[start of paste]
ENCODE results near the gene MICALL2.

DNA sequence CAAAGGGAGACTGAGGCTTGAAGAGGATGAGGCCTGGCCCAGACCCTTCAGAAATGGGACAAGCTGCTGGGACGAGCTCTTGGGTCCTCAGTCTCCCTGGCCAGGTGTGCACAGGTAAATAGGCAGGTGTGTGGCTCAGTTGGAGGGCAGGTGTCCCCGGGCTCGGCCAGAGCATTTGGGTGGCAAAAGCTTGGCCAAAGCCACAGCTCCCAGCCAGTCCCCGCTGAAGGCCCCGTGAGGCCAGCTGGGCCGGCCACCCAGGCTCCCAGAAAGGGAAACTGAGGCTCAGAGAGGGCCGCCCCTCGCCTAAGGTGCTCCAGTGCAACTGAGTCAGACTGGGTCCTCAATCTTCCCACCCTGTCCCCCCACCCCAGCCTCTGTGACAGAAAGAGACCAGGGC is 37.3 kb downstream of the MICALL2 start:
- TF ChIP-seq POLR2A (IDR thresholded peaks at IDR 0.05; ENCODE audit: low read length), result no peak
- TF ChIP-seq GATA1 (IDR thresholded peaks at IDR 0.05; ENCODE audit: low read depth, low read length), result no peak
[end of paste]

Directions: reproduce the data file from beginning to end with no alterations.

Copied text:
ENCODE results near the gene MICALL2.

DNA sequence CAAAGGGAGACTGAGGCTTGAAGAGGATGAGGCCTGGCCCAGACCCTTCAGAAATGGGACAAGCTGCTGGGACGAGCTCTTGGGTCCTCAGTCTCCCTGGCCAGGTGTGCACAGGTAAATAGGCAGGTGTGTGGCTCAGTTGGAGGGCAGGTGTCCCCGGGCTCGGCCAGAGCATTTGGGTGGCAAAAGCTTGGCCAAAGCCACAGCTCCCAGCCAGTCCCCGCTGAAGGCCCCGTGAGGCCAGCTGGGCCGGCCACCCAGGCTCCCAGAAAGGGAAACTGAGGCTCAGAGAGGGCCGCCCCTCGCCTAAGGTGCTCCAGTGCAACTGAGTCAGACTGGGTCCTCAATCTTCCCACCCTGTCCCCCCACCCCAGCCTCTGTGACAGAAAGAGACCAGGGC is 37.3 kb downstream of the MICALL2 start:
- TF ChIP-seq POLR2A (IDR thresholded peaks at IDR 0.05; ENCODE audit: low read length), result no peak
- TF ChIP-seq GATA1 (IDR thresholded peaks at IDR 0.05; ENCODE audit: low read depth, low read length), result no peak